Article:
In 1919 men like George Highton came from Wigan Lancashire to start work at Silverwood, he was a faceworker. Working at Silverwood was to become a family tradition. George was followed into the mine by his son William who started work there in 1923, he was a faceworker. Georges grandsons William Highton started in 1946 he was a tail gate ripper, Ken Highton started in 1950 he was a heading worker ,Phillip Highton started in 1964 he was a faceworker. In 1969 Georges great grandsons who were William Highton who started in 1969 as a fitter, John Highton started in 1971 as a faceworker,  followed by the last Highton to work at the mine Peter Highton who was a faceworker. The family resided in Dalton

 

1931 Brian Anderson  was born in Norwood street Dalton I am not to sure when the BUGHUT was built in Dalton, but Brian  remembers "Charlie Higgins the bowler hatted manager. I always used to take the weekly pawn to Whitaker's pawnshop next to the Bughut on a Saturday morning and hope to catch him warming his backside on the fire in the pledge office and sometimes get a complimentary ticket from him The barber in the shop at the bottom of Whinney Hill was Percy Lindsey. His wife did the job during the war . I think Percy went in the army. Regarding the shops at the bottom of Whinney Hill. During the 30s the bottom one was owned by Mr Wainwright (grocer) he also had  a chicken farm on Magna Lane, the next up was Pillings (butchers), the next was Atkinsons Mr Wainwrights son-in-law (greengrocer) he had a chicken farm in the old water filter beds on Magna Lane. Next was Moseleys Fish and Chip shop. The row of shops was broken by Arundel Avenue. Jimmy Townsend JP owned the cobblers shop but most of the work was done by Sam Ash a little fella that smoked a clay pipe. Mr Townsend lived in Arundel Villa at the back of the shop. Fred Wolf had the dairy in the yard of Arundel Villa Fred Wolf in 1901 was 19 years old born in Sheffield Yorkshire living at Ecclesall Bierlow No Occupation. Next came Clara Griffens Clara Griffin in 1901 was 7 years old born in Rotherham West Riding Of Yorks living at Rotherham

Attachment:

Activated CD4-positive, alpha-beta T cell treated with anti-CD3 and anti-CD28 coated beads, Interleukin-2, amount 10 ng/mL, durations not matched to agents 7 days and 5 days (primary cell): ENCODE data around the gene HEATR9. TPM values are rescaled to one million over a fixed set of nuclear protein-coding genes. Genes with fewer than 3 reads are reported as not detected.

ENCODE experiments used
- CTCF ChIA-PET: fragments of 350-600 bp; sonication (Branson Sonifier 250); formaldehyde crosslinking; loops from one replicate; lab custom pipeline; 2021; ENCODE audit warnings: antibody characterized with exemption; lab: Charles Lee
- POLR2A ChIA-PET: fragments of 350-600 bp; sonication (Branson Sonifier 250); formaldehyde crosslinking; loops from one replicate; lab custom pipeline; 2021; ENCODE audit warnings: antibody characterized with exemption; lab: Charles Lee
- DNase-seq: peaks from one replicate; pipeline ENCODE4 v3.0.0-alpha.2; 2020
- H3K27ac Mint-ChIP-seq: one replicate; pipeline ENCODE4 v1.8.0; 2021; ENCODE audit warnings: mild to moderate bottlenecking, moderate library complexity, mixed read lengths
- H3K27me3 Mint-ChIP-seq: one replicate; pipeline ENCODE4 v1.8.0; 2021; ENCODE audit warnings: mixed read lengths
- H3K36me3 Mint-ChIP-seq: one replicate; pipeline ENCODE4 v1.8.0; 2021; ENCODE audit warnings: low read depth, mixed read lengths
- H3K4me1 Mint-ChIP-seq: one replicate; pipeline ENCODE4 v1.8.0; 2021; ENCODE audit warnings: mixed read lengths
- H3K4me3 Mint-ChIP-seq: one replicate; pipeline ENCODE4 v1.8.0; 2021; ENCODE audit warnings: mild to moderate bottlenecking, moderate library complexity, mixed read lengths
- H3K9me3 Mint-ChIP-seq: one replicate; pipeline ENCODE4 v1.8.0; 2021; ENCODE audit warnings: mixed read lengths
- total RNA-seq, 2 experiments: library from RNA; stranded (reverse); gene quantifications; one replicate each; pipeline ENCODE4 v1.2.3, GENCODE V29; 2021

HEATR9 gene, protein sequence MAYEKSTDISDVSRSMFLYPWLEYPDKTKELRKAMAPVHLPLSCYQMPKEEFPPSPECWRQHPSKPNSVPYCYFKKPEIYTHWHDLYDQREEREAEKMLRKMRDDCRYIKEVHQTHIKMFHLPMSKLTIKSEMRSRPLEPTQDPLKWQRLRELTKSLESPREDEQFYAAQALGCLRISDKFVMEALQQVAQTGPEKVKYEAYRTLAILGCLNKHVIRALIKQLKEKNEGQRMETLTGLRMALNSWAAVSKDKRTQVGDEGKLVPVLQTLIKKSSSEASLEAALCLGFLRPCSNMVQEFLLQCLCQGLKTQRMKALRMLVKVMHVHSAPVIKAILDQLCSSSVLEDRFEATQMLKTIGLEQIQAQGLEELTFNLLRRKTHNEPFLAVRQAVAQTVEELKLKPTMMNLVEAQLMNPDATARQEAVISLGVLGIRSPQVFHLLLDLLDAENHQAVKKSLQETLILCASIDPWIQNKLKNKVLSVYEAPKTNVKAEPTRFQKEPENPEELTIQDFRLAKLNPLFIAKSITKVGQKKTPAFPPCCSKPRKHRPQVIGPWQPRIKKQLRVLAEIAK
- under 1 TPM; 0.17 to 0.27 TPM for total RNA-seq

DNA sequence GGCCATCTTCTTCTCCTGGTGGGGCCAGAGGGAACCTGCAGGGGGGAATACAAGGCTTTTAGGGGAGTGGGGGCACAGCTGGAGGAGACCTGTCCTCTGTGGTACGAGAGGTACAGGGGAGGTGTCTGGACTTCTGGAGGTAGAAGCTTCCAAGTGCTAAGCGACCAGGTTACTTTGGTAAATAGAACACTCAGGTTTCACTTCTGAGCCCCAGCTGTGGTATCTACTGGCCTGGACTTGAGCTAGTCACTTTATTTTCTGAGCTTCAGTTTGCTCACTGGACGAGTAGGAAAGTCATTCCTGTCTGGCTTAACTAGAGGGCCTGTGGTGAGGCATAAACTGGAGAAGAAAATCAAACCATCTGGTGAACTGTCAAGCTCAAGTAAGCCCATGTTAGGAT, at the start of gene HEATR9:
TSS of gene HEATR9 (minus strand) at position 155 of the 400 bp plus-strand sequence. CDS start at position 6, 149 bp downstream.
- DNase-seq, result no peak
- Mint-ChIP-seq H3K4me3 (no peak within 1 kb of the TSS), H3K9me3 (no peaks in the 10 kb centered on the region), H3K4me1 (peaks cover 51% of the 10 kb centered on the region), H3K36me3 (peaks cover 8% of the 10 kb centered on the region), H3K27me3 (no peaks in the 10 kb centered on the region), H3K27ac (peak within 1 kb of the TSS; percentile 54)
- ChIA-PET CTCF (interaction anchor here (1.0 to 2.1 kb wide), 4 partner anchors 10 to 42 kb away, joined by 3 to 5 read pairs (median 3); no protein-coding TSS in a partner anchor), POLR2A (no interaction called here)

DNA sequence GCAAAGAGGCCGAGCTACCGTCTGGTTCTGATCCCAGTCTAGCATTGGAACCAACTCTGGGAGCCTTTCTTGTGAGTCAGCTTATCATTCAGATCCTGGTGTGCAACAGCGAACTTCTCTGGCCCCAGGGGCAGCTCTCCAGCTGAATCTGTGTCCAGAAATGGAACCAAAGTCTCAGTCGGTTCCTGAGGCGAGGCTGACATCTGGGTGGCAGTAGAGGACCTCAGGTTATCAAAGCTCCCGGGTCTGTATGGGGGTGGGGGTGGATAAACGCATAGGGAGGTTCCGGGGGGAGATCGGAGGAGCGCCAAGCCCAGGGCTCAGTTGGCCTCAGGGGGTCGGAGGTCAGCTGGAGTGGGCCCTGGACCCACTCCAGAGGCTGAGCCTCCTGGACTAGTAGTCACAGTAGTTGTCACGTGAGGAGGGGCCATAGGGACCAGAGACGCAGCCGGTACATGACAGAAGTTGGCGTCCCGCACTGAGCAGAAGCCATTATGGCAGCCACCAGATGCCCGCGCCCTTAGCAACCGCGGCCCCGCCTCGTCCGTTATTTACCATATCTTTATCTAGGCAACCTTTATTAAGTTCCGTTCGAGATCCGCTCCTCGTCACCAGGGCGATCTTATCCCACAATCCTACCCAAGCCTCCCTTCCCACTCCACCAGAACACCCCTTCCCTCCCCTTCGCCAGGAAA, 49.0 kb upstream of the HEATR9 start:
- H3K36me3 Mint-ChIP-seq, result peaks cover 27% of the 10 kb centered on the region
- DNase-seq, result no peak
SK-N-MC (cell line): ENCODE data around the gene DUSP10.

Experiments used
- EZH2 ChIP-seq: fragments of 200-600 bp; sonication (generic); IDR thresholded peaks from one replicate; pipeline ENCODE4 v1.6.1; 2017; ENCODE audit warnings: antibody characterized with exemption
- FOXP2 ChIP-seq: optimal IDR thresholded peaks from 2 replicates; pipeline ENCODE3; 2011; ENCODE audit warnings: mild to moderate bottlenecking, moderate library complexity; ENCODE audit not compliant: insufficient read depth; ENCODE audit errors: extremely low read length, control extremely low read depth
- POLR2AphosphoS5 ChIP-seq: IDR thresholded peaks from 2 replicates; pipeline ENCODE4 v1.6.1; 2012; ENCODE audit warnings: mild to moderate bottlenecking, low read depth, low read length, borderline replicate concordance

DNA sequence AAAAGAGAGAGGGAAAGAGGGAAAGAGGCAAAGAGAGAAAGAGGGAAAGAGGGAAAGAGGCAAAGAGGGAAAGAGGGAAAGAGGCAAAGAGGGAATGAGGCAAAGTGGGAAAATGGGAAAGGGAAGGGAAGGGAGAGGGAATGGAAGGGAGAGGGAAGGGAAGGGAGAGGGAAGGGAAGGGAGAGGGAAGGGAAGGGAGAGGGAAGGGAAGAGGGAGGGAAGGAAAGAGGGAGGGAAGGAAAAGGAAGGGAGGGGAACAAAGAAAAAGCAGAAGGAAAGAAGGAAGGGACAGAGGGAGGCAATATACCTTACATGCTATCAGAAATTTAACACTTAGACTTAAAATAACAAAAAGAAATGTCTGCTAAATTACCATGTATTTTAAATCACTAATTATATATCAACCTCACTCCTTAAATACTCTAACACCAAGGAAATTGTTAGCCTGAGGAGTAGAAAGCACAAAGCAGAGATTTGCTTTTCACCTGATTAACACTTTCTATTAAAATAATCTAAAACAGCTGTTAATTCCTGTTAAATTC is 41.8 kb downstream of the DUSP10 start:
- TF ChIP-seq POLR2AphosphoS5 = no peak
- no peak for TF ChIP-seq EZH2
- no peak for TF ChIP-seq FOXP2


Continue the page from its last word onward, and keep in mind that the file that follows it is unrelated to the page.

(grocery) Then Mr and Mrs Head (post office), next was Cartledges (newsagent), Percy Lindsey (barber) then the fish and chip shop I think the name was Maskell. In most of those names and their customers there is a story to be told. by today's comparison people in general seem to lack character.

My dad worked on Wainwrights chicken farm and he would tell the itinerant (tramp) workers who did odd days work on the farm to put the odd egg they pinched in the neb of their cap as Wainwright would want them to turn their pockets out. At the end of the day Wainwright would give them the Half Crown pay, tap them on the head and say I'll Sithee Lad. I don't think the word bored was in the dictionary in those days. The area was full of characters. A bloke with no legs who went like a racehorse with the aid of a bar stool to the Grapes. He would periodically change it for a new one when it got worn down to about a foot high".


Pat Freeman nee Wroe writes: My Great Grandma & Grandad had the chippie (I think it's now a chinese) same side as the Grapes Hotel they were known as Skellams, and used to sell a penneth of chips and a penneth of fish. Also living in this house was Haglingtons (Mum's Mother and Dad). Skellams used to run buses to the pit (charrabangs) my Dad (Jim Wroe) nicknamed Lat (because he was thin) used to be the conductor.

 

Geoff Walker tells us that his father "James Walker and his siblings were sadly orphaned which resulted in James just a baby at the time being raised by his oldest sister . This sister  married John Henry Stubbings, and they were founders of the shop business at the top of Dalton Lane which for a lot of years later was run by their daughter Mable and her husband Jimmy Edwards, I believe the business has only recently closed."

 

For you boxing fans a Curley Casey of  Dalton Brook had three total bouts when he boxed in the 1920s http://www.prewarboxing.co.uk/boxer%20lists/C%20list.htm

 

1930's Charlie Higgins manager of the Bughut.


1930's Mr.Whittaker had a pawnshop next to the Bughut.

Jeannette Roberts the Granddaughter of Richard Davis of Thrybergh worked in both the Pawnshop and the Bughut.

1930's Mr Wainwright had a grocer shop at the bottom of Whinney Hill he also had a chicken farm on Magna Lane

The semi detached houses on Brecks Lane Dalton were built in 1938, the road was still unfinished after the completion of building.

 

 

 


 


 

Top of Page

Guest Book

Email John Doxey

This site is listed as a local source of History on

Education Action Zones

An excellent government sponsored program dedicated to the enrichment of School learning nationwide. Rotherham Schools included.

 

All text and pages as formatted and presented on this site Copyright John Doxey and may not be reproduced  under any circumstances without consent.

Photos, and information Copyright to Primary Sources where applicable